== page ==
Complaining about the state of Britain’s roads is one of the most familiar grumbles amongst motorists. Whether it’s collapsing verges that can drag cars into hedgerows, potholes that will swallow a wheel whole or drains that seem to do a better job of acting like a plug than, well, a drain, there’s no shortage of hazards that can cause damage to cars.
So the results of a survey of 1000 British drivers paint an alarming picture. Despite our cars most vulnerable parts coming under daily assault, the majority of drivers admit they don’t know how to change a wheel.
It’s a concerning snapshot of the level of knowledge that drivers have when it comes to maintaining their car and staying safe on the road. And it tallies with Green Flag’s experience: in 2014, the breakdown company’s skilled technicians sailed – okay, drove their exactingly equipped vans and recovery trucks – to the rescue of nearly 200,000 members, and the second most common cause of the breakdown was to change a wheel with a flat tyre.
The survey was conduced on behalf of Leasing Options, and highlighted other worrying trends. Read on and ask yourself – honestly now – whether you’re a know-it-all, a know a bit or a know nothing?
79% of drivers can’t check their car’s brake fluid level
If you’re asking yourself why anyone would need to check their car’s brake fluid level, here’s a simple reason: without sufficient fluid, the braking system could fail. So, never ignore a red warning light if it shouts for attention from your car’s instrument display.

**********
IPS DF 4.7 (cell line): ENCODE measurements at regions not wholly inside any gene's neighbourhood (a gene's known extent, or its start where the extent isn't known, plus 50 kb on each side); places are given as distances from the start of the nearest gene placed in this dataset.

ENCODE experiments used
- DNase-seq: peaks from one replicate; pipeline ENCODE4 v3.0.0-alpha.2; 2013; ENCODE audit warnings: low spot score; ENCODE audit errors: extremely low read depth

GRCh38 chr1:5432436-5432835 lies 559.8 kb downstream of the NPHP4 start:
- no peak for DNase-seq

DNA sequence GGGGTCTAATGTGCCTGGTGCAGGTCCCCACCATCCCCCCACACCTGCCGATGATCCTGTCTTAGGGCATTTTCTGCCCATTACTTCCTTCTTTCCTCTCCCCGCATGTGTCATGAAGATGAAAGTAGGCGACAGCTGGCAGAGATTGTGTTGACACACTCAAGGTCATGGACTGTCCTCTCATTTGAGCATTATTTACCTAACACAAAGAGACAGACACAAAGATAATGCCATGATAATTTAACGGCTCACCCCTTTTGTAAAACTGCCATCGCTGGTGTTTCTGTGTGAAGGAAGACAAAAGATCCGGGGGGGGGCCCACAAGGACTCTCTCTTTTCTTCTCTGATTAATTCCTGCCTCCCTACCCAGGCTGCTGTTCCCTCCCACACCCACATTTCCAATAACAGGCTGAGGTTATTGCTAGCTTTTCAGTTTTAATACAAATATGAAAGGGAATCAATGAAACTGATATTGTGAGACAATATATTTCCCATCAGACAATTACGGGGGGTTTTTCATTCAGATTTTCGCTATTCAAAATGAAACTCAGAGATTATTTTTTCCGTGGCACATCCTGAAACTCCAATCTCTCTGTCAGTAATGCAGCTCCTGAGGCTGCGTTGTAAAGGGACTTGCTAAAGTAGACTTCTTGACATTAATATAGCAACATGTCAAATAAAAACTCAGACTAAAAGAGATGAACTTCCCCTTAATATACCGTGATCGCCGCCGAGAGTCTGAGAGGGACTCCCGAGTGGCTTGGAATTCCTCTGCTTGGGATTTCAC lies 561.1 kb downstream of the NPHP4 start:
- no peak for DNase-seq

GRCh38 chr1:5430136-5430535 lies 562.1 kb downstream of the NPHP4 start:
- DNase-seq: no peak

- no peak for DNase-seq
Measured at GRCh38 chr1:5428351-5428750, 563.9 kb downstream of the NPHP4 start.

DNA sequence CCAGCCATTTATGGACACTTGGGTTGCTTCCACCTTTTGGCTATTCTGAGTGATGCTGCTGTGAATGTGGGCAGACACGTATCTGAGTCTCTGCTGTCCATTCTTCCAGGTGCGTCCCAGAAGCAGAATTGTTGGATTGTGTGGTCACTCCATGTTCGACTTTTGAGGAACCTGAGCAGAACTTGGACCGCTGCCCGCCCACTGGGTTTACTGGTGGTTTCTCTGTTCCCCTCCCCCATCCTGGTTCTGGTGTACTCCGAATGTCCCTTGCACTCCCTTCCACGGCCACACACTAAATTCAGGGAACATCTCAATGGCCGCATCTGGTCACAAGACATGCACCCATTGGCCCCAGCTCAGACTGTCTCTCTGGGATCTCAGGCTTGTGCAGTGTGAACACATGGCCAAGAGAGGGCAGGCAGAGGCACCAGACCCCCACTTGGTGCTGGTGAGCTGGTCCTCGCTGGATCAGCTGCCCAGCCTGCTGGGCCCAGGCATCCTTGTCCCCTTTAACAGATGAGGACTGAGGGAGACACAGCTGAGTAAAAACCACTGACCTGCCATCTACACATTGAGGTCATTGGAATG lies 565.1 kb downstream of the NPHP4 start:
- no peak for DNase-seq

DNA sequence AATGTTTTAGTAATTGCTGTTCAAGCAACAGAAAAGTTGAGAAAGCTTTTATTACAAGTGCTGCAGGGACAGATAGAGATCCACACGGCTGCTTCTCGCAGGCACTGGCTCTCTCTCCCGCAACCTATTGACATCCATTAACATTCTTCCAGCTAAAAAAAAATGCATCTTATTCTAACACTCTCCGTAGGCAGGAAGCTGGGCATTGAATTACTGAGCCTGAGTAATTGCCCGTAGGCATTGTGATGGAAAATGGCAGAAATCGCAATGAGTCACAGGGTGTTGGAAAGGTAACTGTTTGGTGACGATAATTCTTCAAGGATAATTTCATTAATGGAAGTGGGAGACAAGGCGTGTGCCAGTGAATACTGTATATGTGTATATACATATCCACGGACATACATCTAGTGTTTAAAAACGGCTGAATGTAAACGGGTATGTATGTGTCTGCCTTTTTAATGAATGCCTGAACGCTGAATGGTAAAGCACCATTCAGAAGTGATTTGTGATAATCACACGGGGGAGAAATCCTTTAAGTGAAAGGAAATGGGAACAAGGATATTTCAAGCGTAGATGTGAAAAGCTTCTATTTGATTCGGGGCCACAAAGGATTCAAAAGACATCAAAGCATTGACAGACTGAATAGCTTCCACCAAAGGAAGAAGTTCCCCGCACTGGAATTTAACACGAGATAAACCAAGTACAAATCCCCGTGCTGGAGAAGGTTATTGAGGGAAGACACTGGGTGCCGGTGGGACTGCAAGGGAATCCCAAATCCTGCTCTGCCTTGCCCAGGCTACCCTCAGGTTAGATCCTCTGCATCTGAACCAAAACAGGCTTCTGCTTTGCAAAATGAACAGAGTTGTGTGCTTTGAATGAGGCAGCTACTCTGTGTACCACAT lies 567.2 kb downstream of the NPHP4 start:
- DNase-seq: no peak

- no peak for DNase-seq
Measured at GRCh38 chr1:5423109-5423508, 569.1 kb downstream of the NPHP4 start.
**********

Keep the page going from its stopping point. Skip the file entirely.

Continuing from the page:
The vehicle handbook will explain where the filler for the brake system’s reservoir is situated (hint: it’s in the engine bay, not the glovebox) and it’s best, where practical, to check this when the engine is cool. The reservoir will be transparent plastic and have a minimum and maximum mark embossed on the side. The fluid level should be between these points; if you’re having trouble seeing clearly, shine a torch at it. If it’s below the minimum level, any local garage will be able to check the system and top it up.
55% of drivers can’t change a wheel
Given this is the second most common cause for Green Flag getting its members back on the roads, a lot of drivers could save themselves from a lot of inconvenience by knowing how to change a wheel when they get a puncture. Not all cars have a spare wheel, so check the handbook for instructions if a tyre-repair kit is fitted instead of a spare wheel and tyre.
The car should be safely parked off the road, on a flat, stable surface. Take the jack and wheel brace from the boot of the car, slightly loosen off the wheel nuts and then locate the jack at the car’s mounting point (check the handbook to locate these) and raise the car enough so the tyre isn’t touching the ground. Then undo the wheel nuts, carefully lift away the wheel, and replace with the spare wheel. (For more detail, see here.)
53% of drivers can’t adjust the steering wheel to get comfortable
Astonishing but true: the majority of drivers could be driving around in discomfort, as they don’t know how to move the steering wheel in and out or up and down, to help them be more comfortable and – more importantly – in control. If this sounds like you, the easiest thing to do is check the car’s handbook: there will be an explanation, and you’ll kick yourself once you realise just how easy it is. Typically, you release a lever, adjust the wheel, then close the lever. Hey presto!
34% of drivers don’t know how to check tyres’ air pressure